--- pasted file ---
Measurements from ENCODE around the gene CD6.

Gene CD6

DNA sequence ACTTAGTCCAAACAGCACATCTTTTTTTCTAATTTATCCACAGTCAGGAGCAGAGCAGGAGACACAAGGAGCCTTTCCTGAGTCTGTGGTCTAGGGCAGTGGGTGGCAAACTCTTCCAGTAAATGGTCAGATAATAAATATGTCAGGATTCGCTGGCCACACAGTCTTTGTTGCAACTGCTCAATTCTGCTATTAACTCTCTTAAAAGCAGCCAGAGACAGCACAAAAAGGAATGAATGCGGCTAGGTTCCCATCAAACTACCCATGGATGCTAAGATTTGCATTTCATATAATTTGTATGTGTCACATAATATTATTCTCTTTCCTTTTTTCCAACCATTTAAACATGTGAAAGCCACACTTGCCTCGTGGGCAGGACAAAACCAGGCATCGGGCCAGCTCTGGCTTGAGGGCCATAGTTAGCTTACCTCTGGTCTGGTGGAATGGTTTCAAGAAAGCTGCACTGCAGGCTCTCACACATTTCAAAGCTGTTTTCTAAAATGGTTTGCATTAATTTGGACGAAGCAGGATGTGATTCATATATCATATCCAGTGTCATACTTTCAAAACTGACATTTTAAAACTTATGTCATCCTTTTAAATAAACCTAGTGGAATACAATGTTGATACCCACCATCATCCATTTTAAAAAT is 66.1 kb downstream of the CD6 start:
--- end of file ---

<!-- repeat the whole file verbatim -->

Measurements from ENCODE around the gene CD6.

Gene CD6

DNA sequence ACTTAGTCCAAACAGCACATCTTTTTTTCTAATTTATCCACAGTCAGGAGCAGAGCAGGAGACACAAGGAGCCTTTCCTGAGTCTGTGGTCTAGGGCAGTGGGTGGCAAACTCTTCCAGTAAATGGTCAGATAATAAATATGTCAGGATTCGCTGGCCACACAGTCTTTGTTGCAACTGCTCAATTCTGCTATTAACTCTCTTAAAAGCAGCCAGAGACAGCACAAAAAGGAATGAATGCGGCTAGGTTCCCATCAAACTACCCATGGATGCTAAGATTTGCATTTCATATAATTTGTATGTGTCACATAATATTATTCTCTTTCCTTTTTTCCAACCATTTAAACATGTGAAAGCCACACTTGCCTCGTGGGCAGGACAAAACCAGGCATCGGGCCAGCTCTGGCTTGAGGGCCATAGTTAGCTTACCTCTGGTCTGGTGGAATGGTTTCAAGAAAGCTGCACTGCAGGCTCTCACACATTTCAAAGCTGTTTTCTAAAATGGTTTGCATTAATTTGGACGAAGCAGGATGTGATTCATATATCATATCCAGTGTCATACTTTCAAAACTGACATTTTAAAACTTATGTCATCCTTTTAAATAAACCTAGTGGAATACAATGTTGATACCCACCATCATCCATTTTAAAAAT is 66.1 kb downstream of the CD6 start: